One can argue that there are situations where it’s dangerous for a transgender to conceal her transgender status. However, it’s also a fact that there are significant safety concerns that make it difficult for a transgender to be upfront about her status as well.

It is not the moral duty of a transgender woman to randomly volunteer information about her transgender status. She has a right to her own personal information, and it should be up to her, if and when she wants that information to be revealed. Coming out as a transgender woman to anyone is difficult. It’s a personal and private struggle that cisgender people (people who are born with a gender identity that matches their biology) and heterosexuals will find difficult to understand completely. Whether or not she wants to share these private details is ultimately up to her.

Pemberton’s “abrupt discovery” may have contributed to his rage, but it doesn’t change the fact that he allegedly made a decision to cause a human being excess suffering because of what he may have perceived as a deceptive act.

Also, why are we making excuses for the violence committed?

If the victim was not a transgender woman, but a cisgender woman, would people still make excuses for the violence done?

Let’s say that there was a man who exclusively slept with virgins. One day he consents to have intercourse with a woman who he assumed was a virgin. Then, before they have intercourse, the man discovers that the woman was, in fact, no longer a virgin. He feels deceived and decides to kill her. Would anyone be making excuses for the killer then?

The relevance of Jennifer’s gender and profession is brought into question only because the crime happened in a community that is prejudiced against prostitutes, sex workers, and transgender women. If the same crime happened to a heterosexual, cisgender woman, it’s unlikely that the public’s response would be similar.

Even if a man was upset because he almost had sex with a person outside his preferences because of the latter’s deception, he still shouldn’t kill her. The same goes for this particular situation. A person who finds himself in this situation has a right to be upset, because he did not prefer to sleep with a transgender woman, but he still should not commit homicide.

Did Jennifer’s failure to disclose that she was a transgender woman increase the risk of violence? Possibly. But even if the discovery of Jennifer’s transgender status was what agitated the suspect, it doesn’t change the fact that what Pemberton allegedly did was wrong.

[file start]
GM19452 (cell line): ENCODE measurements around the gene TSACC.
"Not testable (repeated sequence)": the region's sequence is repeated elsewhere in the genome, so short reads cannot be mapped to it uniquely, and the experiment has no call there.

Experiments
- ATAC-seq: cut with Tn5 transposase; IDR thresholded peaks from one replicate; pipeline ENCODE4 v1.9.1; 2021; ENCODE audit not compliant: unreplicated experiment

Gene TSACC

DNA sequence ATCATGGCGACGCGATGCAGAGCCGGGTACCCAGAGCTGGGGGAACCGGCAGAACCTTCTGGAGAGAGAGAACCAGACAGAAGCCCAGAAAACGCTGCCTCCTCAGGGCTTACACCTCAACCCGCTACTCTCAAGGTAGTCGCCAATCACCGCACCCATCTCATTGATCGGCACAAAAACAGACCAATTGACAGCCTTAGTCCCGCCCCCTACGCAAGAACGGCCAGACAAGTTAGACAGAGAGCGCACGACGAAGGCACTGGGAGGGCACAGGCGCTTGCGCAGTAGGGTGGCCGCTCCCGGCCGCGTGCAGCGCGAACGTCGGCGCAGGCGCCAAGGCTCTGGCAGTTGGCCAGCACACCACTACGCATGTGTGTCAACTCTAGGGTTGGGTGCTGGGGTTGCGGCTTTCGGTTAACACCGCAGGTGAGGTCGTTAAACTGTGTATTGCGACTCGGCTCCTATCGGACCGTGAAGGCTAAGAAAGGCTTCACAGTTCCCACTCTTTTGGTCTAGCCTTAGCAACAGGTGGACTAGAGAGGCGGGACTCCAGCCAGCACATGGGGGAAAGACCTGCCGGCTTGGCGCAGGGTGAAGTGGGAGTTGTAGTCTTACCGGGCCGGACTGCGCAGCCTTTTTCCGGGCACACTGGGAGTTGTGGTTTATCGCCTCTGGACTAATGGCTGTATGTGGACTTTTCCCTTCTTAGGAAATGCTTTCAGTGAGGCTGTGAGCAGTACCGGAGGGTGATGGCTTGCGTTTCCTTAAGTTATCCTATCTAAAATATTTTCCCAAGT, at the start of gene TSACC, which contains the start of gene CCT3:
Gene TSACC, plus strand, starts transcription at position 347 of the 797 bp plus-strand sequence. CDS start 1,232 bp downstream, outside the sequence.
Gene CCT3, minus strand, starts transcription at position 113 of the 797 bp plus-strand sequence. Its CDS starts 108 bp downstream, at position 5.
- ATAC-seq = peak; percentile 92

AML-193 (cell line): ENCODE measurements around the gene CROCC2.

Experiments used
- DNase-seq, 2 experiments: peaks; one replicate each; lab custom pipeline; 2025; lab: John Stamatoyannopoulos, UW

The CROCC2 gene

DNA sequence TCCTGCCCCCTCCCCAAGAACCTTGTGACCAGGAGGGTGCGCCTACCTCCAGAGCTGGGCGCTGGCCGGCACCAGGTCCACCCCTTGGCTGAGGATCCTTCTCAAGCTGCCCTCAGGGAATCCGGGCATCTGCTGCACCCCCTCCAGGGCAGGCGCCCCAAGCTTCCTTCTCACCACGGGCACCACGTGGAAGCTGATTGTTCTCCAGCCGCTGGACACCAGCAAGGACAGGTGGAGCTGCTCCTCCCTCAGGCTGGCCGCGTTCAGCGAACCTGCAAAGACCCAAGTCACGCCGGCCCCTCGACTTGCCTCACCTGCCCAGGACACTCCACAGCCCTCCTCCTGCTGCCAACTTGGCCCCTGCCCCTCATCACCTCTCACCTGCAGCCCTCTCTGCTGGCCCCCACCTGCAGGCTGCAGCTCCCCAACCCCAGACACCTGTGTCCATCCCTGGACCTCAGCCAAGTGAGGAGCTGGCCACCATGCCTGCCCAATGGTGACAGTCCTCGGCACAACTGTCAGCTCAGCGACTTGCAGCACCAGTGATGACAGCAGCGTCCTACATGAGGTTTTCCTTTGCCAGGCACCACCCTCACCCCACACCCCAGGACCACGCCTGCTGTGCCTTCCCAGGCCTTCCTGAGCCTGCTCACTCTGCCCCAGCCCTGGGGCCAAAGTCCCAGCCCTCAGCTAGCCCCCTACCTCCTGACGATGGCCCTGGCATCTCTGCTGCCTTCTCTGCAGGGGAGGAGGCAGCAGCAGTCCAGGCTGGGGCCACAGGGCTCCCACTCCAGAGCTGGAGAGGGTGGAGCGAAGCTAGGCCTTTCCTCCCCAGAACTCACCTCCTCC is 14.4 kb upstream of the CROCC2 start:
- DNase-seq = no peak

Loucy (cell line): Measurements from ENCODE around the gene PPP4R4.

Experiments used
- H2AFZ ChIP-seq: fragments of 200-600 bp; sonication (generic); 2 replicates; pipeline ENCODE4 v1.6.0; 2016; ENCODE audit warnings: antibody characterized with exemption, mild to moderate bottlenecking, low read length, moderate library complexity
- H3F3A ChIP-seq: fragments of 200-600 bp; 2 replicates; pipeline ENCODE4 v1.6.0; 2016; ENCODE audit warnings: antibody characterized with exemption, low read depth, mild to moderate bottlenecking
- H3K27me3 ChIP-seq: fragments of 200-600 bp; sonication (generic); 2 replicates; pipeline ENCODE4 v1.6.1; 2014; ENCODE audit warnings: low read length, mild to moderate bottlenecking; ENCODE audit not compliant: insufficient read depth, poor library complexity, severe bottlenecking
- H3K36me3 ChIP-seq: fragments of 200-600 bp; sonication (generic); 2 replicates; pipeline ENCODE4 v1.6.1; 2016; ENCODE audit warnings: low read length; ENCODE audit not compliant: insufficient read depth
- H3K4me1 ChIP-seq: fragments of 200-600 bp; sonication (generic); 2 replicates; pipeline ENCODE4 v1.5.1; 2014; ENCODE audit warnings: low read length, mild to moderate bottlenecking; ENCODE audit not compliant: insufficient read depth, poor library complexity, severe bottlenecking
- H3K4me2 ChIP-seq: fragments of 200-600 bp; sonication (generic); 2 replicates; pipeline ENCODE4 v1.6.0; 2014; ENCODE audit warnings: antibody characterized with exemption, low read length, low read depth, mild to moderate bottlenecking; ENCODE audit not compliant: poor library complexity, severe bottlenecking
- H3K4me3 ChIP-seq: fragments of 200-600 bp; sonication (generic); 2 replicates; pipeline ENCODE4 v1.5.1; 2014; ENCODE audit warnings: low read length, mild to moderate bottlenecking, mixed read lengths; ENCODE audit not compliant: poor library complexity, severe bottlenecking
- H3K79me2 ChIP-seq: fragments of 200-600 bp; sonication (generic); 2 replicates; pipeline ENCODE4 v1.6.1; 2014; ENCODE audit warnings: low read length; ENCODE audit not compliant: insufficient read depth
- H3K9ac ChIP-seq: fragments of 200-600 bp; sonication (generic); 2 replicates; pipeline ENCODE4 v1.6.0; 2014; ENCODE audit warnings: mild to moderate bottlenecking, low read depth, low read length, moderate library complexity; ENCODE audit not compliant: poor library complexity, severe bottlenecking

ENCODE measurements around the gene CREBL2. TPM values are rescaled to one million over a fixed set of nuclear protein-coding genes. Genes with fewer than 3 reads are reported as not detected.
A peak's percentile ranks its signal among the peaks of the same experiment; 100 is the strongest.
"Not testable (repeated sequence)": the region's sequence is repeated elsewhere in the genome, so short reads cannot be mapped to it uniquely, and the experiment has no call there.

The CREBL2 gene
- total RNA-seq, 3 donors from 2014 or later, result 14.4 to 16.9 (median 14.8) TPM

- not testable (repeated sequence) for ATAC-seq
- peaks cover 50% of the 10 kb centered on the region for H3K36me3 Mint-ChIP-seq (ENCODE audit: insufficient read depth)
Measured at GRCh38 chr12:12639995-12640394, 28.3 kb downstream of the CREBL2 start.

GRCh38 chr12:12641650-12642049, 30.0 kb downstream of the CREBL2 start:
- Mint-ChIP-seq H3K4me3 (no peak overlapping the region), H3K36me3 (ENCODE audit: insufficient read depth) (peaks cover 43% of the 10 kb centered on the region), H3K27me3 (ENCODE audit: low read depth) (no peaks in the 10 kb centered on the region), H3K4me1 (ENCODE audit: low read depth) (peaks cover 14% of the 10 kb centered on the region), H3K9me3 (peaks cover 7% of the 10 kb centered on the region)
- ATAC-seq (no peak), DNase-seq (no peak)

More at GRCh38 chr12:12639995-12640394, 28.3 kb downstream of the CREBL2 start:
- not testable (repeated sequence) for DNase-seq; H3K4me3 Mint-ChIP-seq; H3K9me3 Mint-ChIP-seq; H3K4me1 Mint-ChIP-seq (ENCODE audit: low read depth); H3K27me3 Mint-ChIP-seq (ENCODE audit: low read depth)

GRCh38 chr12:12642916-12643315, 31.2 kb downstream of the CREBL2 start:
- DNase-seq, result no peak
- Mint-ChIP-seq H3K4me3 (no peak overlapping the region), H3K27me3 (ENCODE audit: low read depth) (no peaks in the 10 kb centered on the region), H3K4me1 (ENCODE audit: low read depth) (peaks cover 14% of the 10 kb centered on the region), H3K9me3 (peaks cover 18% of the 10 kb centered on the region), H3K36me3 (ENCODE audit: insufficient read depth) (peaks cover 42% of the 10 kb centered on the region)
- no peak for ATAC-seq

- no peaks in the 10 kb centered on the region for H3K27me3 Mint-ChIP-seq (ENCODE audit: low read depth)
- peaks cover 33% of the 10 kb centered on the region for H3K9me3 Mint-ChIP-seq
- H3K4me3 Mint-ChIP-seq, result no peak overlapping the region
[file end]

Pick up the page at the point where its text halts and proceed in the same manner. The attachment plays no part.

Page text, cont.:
Jennifer’s failure to disclose her transgender status SHOULD NOT HAVE resulted in her death, and the only reason that it did, is because she was unfortunate enough to have had relations with a prejudiced killer.

The Philippine Star headline should have been written as, “Laude did not know Pemberton was a killer.”

 

Image Source:

https://ph.news.yahoo.com/pemberton-did-not-know-laude-000000903.html

Posted in Gender Rights, Politics, Society1 Comment

FF Podcast 53 (Audio): Is the Church More LGBT-Friendly Now?

FF Podcast 53 (Audio): Is the Church More LGBT-Friendly Now?

FF Podcast 53 - Is the Church More LGBT-Friendly Now?

The Catholic Church recently held a synod and discussed how they treat LGBT members. This week, we talk about whether it’s all PR or if there has been real change.

You may also download the podcast file here.

Filipino Freethinkers Podcast (Audio) feed

Filipino Freethinkers Podcast (Audio) feed

Filipino Freethinkers Podcast (Audio) on iTunes

Filipino Freethinkers Podcast (Audio) on iTunes

Posted in audio podcast, Gender Rights, Religion, Society0 Comments

FF Podcast 53: Is the Church More LGBT-Friendly Now?

FF Podcast 53: Is the Church More LGBT-Friendly Now?

The Catholic Church recently held a synod and discussed how they treat LGBT members. This week, we talk about whether it’s all PR or if there has been real change.

You may also download the podcast file here.

Filipino Freethinkers Podcast feed

Filipino Freethinkers Podcast feed

Filipino Freethinkers podcast on iTunes

Filipino Freethinkers podcast on iTunes

Posted in Media, Podcast, Religion, Society, Video0 Comments

The Ugly Reality of Transphobia in the Philippines

Jennifer Laude was found dead in the bathroom. She was slumped on the toiled seat, peppered with black and blue bruises. She also had bruises on her neck. Her feet were also bruised. Reporters are not sure whether she died from the injuries she sustained from the beating that she took, or from being strangled. She was murdered.

Let’s try that again.

Jefferey Laude was found dead in the bathroom. He was slumped on the toilet seat, peppered with black and blue bruises. He also had bruises on his neck. His feet were also bruised. Reporters are not sure whether he died from the injuries he sustained from the beating that he took, or from being strangled. He was murdered.